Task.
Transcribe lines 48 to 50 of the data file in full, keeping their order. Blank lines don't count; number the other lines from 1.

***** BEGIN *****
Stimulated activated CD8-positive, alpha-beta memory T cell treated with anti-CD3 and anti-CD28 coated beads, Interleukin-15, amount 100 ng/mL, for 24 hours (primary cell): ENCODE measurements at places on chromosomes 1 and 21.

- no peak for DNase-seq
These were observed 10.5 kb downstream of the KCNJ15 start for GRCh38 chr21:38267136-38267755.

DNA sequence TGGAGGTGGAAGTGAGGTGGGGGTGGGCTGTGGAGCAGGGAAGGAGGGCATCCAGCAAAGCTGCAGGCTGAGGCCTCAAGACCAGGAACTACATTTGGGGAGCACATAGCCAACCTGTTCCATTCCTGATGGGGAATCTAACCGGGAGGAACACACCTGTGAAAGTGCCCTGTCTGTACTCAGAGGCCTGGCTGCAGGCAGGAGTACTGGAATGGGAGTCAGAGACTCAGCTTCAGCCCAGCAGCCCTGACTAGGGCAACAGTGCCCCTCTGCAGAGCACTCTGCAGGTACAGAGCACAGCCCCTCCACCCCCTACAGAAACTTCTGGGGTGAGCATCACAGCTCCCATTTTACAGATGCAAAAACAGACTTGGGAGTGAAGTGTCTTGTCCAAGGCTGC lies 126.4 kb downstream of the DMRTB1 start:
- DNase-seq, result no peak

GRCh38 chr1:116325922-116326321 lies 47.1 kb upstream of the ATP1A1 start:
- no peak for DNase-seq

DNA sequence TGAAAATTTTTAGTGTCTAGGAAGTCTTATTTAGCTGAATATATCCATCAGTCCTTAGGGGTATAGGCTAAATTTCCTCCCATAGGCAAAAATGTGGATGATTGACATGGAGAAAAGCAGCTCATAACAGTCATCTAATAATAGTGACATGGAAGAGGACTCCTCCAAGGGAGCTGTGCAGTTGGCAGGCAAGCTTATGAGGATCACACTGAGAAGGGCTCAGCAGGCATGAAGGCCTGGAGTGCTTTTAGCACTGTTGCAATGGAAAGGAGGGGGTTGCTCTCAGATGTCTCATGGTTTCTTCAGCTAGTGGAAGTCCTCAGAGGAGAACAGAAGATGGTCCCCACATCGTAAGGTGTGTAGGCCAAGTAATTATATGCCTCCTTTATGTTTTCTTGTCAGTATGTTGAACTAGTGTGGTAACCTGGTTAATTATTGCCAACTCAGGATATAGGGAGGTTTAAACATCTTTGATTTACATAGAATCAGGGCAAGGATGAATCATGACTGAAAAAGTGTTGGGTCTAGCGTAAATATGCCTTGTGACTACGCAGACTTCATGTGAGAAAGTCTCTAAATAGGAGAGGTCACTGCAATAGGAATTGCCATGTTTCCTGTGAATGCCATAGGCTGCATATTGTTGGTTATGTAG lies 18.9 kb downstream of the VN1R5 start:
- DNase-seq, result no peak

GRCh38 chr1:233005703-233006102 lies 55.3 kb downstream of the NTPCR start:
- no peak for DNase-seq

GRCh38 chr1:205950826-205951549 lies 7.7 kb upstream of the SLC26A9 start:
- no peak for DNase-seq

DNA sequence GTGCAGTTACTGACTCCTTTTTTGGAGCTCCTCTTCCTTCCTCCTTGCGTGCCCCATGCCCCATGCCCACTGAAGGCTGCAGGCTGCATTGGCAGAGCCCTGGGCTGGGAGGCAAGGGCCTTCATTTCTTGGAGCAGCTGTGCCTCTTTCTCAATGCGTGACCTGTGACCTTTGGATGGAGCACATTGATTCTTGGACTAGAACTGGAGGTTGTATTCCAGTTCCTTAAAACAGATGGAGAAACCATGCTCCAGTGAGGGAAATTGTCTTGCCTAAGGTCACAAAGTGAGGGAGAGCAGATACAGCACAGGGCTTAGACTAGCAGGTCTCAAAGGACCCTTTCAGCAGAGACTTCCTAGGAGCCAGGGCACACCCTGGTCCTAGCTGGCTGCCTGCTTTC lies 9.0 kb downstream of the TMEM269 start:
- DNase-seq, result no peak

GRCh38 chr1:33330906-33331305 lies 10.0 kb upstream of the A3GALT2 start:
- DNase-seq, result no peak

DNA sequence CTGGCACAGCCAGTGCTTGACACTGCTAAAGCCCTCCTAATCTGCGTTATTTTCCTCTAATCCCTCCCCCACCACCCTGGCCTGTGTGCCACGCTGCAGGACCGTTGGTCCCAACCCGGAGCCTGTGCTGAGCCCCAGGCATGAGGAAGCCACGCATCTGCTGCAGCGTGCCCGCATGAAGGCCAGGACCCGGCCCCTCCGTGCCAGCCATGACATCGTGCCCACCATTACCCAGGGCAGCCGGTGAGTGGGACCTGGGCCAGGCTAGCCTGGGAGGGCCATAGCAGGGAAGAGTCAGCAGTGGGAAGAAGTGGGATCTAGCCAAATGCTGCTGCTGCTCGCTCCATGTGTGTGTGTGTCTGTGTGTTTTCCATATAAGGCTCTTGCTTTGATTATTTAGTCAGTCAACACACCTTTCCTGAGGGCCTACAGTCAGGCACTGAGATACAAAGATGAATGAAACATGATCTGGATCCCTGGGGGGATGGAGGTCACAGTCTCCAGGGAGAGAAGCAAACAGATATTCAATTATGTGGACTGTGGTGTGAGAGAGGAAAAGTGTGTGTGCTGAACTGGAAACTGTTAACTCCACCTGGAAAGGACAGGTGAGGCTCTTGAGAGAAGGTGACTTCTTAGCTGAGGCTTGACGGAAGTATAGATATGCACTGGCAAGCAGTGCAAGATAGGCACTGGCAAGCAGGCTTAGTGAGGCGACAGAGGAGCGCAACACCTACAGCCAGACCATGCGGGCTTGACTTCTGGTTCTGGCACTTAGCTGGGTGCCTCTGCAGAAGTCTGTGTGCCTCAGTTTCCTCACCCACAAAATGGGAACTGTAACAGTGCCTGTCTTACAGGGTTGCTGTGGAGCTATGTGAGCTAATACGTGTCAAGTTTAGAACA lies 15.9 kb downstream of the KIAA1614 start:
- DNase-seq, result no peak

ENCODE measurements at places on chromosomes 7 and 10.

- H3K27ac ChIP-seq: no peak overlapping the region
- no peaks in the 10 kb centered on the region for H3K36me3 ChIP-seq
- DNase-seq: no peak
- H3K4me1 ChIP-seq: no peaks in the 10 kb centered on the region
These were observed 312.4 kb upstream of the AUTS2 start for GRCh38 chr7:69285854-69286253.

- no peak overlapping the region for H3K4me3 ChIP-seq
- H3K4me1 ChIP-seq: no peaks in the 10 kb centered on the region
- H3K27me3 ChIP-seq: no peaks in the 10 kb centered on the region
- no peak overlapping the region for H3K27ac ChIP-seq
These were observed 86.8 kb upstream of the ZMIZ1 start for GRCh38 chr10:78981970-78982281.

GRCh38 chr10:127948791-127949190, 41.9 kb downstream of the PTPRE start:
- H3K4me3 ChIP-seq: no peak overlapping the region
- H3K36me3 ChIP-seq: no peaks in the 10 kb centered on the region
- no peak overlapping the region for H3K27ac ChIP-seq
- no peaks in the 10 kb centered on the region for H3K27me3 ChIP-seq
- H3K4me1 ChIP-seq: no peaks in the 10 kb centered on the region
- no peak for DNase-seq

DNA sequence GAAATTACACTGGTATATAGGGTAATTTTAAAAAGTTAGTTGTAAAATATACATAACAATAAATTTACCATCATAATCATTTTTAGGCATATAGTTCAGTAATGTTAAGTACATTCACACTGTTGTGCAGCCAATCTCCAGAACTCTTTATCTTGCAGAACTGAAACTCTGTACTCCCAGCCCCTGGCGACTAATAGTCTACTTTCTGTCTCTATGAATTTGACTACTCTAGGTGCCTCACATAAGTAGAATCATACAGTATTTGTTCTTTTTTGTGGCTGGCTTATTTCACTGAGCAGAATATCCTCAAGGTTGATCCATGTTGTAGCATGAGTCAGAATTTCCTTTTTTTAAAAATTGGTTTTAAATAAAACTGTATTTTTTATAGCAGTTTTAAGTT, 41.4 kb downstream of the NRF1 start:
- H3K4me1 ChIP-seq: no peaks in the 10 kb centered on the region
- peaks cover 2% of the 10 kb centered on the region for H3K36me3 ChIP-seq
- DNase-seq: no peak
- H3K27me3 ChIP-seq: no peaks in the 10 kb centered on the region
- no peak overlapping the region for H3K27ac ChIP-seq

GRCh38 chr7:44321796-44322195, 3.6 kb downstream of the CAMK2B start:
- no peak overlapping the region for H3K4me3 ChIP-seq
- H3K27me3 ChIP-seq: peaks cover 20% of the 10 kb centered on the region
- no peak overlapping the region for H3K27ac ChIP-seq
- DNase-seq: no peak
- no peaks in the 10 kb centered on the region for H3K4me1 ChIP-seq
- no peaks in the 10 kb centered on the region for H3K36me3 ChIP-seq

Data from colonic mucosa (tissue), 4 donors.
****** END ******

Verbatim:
- DNase-seq: no peak
- no peaks in the 10 kb centered on the region for H3K4me1 ChIP-seq
- no peaks in the 10 kb centered on the region for H3K36me3 ChIP-seq